Argentina's energy company YPF said on Monday its 2018 hydrocarbon production likely will fall by 3% to 4% on the year, more than previously expected, as low natural gas demand forces it to close wells and shift its focus to Vaca Muerta shale oil.
The company had set a target of a 2% year-on-year decline in overall production in 2018, but lower-than-expected demand for gas forced it to shave the forecast, said Sergio Giorgi, vice president of strategy, business development and investor relations.
The final value will depend on the demand for gas during the fourth quarter of this year, he said on a conference call with investors to present third-quarter results.
In the first nine months of 2018, YPF produced a total of 541,00 b/d of oil equivalent of hydrocarbons, down 3.2% from 558,800 boe/d in the year-earlier period.
The decline was led by a 25.5% plunge in output of natural gas liquids to 38,400 b/d from 51,500 b/d, and a 1.9% slip in gas production to 43.8 million cu m/d from 44.6 million cu m/d, according to the company. A 0.3% rise in oil production to 227,100 b/d from 226,500 b/d was not enough to offset the declines in gas and NGLs.
Giorgi said two factors led the gas decline. The first was that Compania Mega, which separates ethane and other liquids from gas, took a plant offline for maintenance, and the process took longer than expected. The second factor was that residential demand for heating gas fell on warming temperatures, higher gas prices and a contracting economy.
The lower demand prompted a closing of gas wells, most of them in conventional fields but also in unconventional plays, he added. Without the decline in demand, Giorgi said gas production would have gone up 3% on the year in the third quarter.
To shield its overall production from the seasonal fluctuations in gas demand, YPF is working on projects to boost sales, helping it to widen the development of Vaca Muerta, one of the world's largest shale plays. It has started exporting gas by pipeline to Chile, where it expects sales to reach 1 million to 2 million cu m/d in the short term.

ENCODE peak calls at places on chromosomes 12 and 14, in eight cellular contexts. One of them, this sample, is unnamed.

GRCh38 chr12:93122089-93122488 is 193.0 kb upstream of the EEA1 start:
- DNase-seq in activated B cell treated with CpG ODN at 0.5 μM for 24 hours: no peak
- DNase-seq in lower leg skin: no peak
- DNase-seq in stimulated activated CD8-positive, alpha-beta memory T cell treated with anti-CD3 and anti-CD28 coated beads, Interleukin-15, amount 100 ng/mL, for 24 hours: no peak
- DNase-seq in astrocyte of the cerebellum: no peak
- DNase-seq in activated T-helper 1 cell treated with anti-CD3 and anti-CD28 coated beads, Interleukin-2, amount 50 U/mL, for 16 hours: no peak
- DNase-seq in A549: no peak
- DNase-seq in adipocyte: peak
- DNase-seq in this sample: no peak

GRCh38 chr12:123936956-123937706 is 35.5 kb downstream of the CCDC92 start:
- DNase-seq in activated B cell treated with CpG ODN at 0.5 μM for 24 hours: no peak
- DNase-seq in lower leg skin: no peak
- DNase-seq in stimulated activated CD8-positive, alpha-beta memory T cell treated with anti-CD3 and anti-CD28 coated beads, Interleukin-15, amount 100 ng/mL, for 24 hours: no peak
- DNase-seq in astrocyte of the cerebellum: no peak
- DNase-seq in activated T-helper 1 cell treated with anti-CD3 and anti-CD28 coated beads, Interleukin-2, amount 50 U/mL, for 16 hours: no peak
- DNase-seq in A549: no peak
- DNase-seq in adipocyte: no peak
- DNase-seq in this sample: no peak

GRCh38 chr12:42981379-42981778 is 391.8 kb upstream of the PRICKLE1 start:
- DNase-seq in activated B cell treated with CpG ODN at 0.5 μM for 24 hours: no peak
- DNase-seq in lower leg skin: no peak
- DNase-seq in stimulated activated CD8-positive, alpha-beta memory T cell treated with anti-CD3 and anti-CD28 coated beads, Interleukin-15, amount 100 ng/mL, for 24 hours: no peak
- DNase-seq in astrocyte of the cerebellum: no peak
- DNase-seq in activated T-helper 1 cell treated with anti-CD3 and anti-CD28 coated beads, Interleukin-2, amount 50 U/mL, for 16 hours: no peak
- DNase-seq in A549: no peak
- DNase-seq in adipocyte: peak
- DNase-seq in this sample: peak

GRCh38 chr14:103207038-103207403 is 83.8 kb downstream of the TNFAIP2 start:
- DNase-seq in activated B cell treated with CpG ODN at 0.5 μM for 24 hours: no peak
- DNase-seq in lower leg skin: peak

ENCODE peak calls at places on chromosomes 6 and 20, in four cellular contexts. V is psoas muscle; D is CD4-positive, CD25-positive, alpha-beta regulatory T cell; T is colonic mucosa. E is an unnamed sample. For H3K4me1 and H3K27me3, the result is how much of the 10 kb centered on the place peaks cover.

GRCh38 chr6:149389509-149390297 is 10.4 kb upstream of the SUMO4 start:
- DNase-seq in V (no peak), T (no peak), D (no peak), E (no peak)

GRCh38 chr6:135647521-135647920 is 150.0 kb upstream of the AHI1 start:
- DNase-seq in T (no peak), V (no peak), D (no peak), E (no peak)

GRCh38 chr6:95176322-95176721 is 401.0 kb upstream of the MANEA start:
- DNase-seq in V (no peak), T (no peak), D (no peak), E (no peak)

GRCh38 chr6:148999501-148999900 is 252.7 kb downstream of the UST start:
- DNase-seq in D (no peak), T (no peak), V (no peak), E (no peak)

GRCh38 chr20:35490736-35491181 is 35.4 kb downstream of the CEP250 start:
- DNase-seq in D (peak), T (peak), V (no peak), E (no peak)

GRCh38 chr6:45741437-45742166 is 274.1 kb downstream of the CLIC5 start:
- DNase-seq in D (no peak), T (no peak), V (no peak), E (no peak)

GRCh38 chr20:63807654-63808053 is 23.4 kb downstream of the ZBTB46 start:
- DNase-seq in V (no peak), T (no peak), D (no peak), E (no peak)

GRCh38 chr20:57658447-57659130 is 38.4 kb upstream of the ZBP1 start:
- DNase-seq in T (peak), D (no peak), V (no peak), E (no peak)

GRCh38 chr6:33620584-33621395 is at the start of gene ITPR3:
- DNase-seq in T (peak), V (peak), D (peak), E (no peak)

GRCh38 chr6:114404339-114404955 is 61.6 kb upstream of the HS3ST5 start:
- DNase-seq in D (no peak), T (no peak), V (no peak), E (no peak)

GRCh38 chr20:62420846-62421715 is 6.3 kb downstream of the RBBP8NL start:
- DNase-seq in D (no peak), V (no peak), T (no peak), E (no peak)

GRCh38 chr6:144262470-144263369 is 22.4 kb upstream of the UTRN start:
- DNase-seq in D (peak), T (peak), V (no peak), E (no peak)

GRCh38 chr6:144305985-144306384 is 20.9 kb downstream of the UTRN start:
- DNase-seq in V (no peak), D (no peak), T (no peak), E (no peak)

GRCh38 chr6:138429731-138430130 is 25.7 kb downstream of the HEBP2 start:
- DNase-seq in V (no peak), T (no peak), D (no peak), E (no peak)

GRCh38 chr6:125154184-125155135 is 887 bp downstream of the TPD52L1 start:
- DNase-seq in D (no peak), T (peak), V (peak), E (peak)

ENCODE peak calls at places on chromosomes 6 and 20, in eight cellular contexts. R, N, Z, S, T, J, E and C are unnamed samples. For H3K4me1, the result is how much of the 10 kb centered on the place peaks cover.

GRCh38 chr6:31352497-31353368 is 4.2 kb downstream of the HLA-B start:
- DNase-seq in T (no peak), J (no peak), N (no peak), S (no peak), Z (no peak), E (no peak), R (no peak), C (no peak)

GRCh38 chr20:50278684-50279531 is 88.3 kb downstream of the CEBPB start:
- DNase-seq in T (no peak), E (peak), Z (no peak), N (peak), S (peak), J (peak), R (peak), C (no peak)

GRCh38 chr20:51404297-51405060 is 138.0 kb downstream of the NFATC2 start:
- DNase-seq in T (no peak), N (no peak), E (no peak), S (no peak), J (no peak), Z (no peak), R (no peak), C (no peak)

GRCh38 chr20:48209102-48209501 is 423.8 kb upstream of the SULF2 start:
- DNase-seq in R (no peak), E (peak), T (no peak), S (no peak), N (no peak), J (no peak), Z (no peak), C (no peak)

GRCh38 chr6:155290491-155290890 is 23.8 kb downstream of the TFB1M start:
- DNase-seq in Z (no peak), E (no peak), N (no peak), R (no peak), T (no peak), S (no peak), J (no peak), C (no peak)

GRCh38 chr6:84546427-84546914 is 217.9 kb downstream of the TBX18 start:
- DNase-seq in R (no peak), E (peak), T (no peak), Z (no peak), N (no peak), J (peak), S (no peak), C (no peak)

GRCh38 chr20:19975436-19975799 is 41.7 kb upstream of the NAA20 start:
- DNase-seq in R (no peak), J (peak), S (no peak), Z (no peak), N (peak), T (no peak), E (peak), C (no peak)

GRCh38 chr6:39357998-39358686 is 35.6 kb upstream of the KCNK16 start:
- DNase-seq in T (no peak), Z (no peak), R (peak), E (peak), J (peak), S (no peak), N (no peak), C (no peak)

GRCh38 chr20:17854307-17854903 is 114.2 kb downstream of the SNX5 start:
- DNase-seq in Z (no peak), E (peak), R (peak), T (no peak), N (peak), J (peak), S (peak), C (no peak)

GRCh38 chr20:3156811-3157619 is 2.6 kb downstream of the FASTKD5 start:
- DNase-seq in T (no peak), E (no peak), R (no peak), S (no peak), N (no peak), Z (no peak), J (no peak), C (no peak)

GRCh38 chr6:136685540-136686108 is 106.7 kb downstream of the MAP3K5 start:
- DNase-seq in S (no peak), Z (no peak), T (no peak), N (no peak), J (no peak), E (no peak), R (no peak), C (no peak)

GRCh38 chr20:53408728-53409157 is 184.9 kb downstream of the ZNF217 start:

The next step is to install a floating liquefaction barge in 2019 to export up to 2.5 million cu m/d of LNG, Giorgi added. In the medium term, he said YPF will expand petrochemical capacity and install a larger LNG export terminal.
Argentina is gradually shifting from a gas importer to a gas exporter, Giorgi said.
To avoid an oversupply of gas in the short term, YPF is directing more investment to its oil production assets in Vaca Muerta, where it has two in full-scale production, Giorgi added.
It plans to go into full-scale development on three shale oil projects this year, buoyed by improving well productivity and slimming production costs in Vaca Muerta, where it is drilling longer laterals with more fracking stages.
We are well-positioned now to launch new profitable developments, Giorgi said.
YPF's net production from the play shot up 58% to 57,500 boe/d in the third quarter from 36,300 boe/d a year earlier, according to a presentation on Monday.